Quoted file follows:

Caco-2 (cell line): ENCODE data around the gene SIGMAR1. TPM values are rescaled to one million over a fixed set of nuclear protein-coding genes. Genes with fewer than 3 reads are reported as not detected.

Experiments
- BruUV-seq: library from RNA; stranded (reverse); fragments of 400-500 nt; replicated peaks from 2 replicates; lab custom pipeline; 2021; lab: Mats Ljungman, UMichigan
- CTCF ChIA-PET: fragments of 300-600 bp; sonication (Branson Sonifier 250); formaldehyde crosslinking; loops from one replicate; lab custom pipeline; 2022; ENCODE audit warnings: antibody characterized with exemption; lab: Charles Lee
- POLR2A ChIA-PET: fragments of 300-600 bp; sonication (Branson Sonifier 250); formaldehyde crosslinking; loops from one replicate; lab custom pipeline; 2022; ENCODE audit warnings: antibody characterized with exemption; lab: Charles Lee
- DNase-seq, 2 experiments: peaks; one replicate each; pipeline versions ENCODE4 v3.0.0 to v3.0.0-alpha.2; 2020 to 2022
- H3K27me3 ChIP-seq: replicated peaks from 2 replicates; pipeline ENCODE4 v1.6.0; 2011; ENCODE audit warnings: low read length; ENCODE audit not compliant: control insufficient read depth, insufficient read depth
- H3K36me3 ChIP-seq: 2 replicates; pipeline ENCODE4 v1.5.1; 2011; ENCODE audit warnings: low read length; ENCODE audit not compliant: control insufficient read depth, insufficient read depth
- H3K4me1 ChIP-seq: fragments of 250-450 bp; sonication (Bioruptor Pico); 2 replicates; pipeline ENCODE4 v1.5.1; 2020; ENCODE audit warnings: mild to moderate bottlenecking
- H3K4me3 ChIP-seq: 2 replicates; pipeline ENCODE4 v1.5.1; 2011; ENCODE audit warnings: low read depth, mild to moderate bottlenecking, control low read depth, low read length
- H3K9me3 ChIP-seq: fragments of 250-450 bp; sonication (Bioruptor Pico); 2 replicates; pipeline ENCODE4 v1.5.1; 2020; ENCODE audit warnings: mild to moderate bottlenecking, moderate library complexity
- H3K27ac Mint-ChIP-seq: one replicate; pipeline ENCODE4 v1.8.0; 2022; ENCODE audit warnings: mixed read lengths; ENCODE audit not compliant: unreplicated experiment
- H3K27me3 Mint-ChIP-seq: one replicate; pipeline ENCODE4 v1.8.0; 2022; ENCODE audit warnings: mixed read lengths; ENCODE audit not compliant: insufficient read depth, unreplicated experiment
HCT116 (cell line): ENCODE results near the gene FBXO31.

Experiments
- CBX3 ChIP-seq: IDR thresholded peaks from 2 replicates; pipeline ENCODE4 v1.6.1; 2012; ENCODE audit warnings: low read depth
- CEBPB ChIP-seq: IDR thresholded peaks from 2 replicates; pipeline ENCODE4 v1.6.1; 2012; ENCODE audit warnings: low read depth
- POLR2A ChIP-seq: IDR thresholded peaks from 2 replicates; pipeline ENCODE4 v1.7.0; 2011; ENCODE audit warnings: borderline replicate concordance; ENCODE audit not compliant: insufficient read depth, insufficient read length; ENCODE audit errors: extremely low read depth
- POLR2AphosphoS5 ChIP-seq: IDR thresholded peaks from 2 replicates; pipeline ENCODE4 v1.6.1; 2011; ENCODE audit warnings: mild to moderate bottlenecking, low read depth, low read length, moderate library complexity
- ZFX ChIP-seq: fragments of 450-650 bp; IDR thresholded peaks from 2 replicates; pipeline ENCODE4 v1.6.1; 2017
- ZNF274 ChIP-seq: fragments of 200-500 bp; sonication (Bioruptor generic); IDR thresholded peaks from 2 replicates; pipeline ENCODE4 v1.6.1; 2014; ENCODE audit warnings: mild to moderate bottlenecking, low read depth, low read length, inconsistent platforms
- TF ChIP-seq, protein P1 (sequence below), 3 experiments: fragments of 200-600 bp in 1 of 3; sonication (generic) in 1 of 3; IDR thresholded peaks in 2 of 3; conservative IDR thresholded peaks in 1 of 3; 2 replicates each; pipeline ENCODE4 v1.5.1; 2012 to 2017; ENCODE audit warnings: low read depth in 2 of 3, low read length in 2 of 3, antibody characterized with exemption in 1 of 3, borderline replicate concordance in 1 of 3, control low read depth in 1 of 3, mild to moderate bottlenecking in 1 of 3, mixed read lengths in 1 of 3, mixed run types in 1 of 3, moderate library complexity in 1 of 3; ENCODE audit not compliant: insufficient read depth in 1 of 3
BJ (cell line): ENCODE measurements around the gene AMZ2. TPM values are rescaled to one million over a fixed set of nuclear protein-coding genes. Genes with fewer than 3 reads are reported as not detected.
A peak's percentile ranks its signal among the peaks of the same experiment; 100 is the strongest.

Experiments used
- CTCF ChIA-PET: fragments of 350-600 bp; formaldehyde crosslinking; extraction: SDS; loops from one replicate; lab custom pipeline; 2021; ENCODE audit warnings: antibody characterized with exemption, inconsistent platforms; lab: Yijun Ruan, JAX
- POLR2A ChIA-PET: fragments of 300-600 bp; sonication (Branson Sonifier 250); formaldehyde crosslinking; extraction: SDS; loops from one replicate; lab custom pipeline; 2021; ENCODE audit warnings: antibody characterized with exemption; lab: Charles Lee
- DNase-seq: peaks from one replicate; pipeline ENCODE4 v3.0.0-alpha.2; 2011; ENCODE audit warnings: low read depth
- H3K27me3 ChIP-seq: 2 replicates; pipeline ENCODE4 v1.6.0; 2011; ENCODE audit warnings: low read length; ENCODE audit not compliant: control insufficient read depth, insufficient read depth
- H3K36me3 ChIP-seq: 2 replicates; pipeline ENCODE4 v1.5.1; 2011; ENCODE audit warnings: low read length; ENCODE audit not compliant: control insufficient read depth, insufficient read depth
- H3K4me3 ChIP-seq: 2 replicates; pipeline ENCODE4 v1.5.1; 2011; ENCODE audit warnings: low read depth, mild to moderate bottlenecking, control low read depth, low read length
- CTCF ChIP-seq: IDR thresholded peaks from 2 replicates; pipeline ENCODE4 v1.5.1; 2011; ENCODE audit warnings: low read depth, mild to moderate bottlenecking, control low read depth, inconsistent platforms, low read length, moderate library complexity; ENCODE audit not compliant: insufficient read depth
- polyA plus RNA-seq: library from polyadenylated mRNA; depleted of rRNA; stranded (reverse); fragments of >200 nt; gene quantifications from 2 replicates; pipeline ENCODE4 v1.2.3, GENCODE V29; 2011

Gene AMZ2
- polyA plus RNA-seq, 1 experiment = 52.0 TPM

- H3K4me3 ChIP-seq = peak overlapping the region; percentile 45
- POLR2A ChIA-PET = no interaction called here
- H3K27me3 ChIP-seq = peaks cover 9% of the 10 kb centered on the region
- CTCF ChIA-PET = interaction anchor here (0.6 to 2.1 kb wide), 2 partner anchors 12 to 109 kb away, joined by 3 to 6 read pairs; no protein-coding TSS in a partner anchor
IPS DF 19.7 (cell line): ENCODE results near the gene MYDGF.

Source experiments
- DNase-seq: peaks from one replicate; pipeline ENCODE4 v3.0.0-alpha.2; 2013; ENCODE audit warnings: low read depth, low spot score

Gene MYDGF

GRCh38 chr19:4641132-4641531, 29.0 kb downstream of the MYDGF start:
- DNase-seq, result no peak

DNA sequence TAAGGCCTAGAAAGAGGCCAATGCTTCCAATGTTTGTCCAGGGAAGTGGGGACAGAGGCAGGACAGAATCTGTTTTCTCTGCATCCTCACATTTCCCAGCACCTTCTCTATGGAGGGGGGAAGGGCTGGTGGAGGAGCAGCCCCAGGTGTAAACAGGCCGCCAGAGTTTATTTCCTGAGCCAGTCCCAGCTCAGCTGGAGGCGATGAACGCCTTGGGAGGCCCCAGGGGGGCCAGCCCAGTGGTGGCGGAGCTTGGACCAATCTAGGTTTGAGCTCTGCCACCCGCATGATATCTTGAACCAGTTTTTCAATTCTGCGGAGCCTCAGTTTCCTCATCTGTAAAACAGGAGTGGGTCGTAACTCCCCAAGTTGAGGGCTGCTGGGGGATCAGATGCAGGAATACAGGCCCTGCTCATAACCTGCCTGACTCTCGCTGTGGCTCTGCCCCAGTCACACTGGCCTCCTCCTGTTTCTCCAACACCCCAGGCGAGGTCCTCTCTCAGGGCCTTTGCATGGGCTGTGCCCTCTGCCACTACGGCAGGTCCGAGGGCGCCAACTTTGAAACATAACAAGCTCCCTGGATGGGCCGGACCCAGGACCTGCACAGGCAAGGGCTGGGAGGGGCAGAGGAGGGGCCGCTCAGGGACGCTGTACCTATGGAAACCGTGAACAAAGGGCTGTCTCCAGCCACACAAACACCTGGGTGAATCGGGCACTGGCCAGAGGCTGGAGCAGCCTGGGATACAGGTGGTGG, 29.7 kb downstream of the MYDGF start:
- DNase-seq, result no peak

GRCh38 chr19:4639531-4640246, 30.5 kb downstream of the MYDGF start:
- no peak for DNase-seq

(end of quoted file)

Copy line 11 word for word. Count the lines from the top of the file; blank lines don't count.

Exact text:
- H3K9me3 ChIP-seq: fragments of 250-450 bp; sonication (Bioruptor Pico); 2 replicates; pipeline ENCODE4 v1.5.1; 2020; ENCODE audit warnings: mild to moderate bottlenecking, moderate library complexity